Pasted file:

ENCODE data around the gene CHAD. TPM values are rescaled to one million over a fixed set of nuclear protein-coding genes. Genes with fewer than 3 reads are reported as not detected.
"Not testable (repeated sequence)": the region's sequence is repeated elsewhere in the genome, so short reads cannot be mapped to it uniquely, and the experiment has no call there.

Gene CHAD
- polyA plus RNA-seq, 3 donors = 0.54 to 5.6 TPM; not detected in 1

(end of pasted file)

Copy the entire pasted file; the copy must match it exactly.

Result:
ENCODE data around the gene CHAD. TPM values are rescaled to one million over a fixed set of nuclear protein-coding genes. Genes with fewer than 3 reads are reported as not detected.
"Not testable (repeated sequence)": the region's sequence is repeated elsewhere in the genome, so short reads cannot be mapped to it uniquely, and the experiment has no call there.

Gene CHAD
- polyA plus RNA-seq, 3 donors = 0.54 to 5.6 TPM; not detected in 1